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Government rules out compensation for vexatious complaints


Doug Hendrie


30/08/2018 1:44:31 PM

The Federal Government has said it will not provide compensation for doctors who have been the subject of a vexatious complaint.

While acknowledging vexatious complaints have a significant impact on practitioners, the Government found that ‘greater risk is posed to the public from people not reporting their concerns’.
While acknowledging vexatious complaints have a significant impact on practitioners, the Government found that ‘greater risk is posed to the public from people not reporting their concerns’.

Last year’s Senate committee inquiry into complaints mechanisms administered by the Australian Health Practitioner Regulation Agency (AHPRA) and the 15 national boards recommended the Council of Australian Governments (COAG) Health Council consider compensation for vexatious complaints.
 
However, the Federal Government rejected that approach in its response, handed down last week, stating that where a complaint was clearly vexatious, the regulators had the ability to take no further action. 
 
‘Where legitimate public safety concerns are raised, AHPRA and the national boards have a responsibility to investigate,’ the Government response states.
 
‘The currently available evidence suggests that the incidence of vexatious notifications is very low,
and that greater risk is posed to the public from people not reporting their concerns.
 
‘It is acknowledged however that vexatious notifications can have a significant impact on practitioners.’
 
But the Government did open the door to greater rights for the person making a complaint to appeal a national board’s decision, saying that all state and federal governments are considering the issue.
 
The committee report was critical of the current complaints method, concluding that healthcare practitioners had ‘lost confidence’ in the AHPRA-overseen process.
 
Dozens of medical practitioners told the inquiry they had been bullied by colleagues who used the complaint system maliciously.
 
In its submission on the subject, the RACGP stated that many of its members felt AHPRA investigators and/or Medical Board of Australia members ‘do not have sufficient medical experience and/or knowledge of general practice to understand the nature or seriousness of a complaint’.
 
The committee of inquiry recommended that AHPRA and the national boards ‘institute mechanisms to ensure appropriate clinical peer advice is obtained at the earliest possible opportunity in the management of a notification’, and that such peer advice is better renumerated.
 
The committee also called on AHPRA and the boards to develop and publish a framework for identifying and dealing with vexatious complaints.
 
The Government agreed to seek updates from AHPRA as to how it was addressing these recommendations.
 
The inquiry comes after years of controversy and complaint over the medical complaints process, with many GPs voicing their concerns to the RACGP.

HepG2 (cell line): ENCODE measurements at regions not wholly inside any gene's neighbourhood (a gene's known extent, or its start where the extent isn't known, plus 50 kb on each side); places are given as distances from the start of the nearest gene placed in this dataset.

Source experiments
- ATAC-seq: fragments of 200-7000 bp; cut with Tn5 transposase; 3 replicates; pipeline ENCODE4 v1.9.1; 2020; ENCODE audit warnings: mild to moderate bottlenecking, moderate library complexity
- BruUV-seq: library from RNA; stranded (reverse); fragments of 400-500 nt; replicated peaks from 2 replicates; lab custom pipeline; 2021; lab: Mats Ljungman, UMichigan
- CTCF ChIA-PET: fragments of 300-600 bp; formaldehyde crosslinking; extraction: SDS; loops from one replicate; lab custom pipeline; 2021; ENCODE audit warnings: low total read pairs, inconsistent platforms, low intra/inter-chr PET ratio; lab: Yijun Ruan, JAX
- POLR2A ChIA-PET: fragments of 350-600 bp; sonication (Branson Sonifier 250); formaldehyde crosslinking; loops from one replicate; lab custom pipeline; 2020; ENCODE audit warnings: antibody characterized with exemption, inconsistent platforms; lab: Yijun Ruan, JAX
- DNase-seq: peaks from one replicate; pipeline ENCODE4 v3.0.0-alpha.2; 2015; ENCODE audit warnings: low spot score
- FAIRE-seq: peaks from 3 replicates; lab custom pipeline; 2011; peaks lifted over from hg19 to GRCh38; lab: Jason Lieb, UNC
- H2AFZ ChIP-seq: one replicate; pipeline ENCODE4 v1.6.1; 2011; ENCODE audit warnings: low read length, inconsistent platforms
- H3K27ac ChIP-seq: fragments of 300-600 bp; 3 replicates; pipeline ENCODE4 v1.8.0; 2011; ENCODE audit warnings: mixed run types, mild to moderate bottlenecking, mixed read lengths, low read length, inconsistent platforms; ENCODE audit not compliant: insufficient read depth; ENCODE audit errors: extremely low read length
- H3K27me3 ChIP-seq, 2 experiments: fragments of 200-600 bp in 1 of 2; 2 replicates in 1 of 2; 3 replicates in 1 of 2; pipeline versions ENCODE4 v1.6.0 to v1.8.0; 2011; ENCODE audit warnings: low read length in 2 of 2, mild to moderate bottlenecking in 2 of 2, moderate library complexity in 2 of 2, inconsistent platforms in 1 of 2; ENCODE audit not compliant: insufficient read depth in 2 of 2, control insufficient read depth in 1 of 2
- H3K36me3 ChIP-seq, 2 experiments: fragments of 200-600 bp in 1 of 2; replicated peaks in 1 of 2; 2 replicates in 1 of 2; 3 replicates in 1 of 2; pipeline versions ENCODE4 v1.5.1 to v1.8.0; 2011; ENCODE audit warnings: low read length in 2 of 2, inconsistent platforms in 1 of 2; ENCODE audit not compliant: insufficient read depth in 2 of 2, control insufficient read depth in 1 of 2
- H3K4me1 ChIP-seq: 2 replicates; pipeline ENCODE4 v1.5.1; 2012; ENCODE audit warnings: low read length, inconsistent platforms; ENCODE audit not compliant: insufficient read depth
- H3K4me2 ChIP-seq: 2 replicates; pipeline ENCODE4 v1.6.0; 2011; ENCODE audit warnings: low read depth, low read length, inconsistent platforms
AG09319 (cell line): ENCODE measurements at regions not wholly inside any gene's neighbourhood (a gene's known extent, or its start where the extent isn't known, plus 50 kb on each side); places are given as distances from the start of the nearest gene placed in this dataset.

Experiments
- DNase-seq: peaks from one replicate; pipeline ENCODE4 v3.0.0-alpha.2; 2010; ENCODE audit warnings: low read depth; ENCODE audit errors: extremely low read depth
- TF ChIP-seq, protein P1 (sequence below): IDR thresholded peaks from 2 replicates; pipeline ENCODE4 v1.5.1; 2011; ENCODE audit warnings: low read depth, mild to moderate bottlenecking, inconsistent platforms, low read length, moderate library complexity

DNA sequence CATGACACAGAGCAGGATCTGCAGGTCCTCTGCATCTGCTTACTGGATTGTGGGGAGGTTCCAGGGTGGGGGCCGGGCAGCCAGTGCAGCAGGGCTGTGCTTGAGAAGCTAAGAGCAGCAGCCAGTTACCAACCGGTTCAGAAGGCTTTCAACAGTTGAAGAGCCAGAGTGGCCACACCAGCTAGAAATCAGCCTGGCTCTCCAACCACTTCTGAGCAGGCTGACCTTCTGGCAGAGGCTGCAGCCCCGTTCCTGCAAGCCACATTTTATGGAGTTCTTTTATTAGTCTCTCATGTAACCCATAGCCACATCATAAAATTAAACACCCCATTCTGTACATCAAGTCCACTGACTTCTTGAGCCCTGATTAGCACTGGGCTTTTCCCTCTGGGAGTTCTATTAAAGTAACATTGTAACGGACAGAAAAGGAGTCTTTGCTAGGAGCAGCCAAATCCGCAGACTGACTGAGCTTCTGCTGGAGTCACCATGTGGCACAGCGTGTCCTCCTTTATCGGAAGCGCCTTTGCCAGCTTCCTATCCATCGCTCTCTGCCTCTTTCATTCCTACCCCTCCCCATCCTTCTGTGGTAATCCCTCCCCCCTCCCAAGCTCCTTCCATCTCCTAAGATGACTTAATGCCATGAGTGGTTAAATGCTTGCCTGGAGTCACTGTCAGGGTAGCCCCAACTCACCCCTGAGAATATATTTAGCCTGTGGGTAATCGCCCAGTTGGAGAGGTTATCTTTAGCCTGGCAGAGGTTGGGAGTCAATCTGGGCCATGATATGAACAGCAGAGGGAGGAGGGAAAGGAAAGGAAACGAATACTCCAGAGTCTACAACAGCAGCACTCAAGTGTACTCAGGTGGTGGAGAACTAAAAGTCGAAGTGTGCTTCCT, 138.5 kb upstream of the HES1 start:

The Medical Board of Australia – one of the National Boards supported by AHPRA – recently backed down on a controversial decision to publish the names of healthcare professionals who had experienced disciplinary hearings, even if no adverse findings had been made.
 
At an inquiry hearing in March last year, then-RACGP Vice President Dr Edwin Kruys told the committee that GPs felt many investigations, ‘Seemingly already assume guilt, going against the system of natural justice’.
 
‘The process is incredibly stressful for most GPs, and it appears that there is room for a lot of cultural change within AHPRA … [T]he big issue is that it is perceived as extremely punitive,’ he told the committee.
 
The RACGP’s submission was based on feedback from GPs who felt that there was a lack of balance in the current system.
 
‘Regardless of whether a doctor is at fault, the AHPRA complaints process is stressful and onerous. It involves a large time commitment and can have significant reputational and professional consequences,’ the RACGP submission states.
 
‘Considering the stress and consequences involved with the current process, our members are particularly concerned that vexatious or frivolous complaints are progressing to the investigation stage.’
 
The RACGP also called for better communication and less uncertainty about the complaints process.
 
The Government noted that AHPRA ‘is continuing to make improvements to its processes with the aim of improving the timeliness of the notifications process’.

More than three-quarters of complaints made against medical practitioners in 2016–17 resulted in no further action being taken.
 
AHPRA earlier this year commissioned research from the University of Melbourne, which showed that vexatious complaints actually accounted for less than 1% of complaints.



AHPRA complaints mechanisms senate inquiry vexatious complaints



Stuart   1/03/2019 9:56:49 PM

I have no confidence in AHPRAs “independent” research. Were there a significant number of practising clinicians involved in the research? Also what is the point of a vexatious complaint to the complainant if it can easily be found to be vexatious? It defeats the object. Often the point of vexatious complaints is to cause stress to the defendant so they are framed in a legitimate manner. It’s the patients word against the clinician. No research would be able to pick up these cases with confidence.


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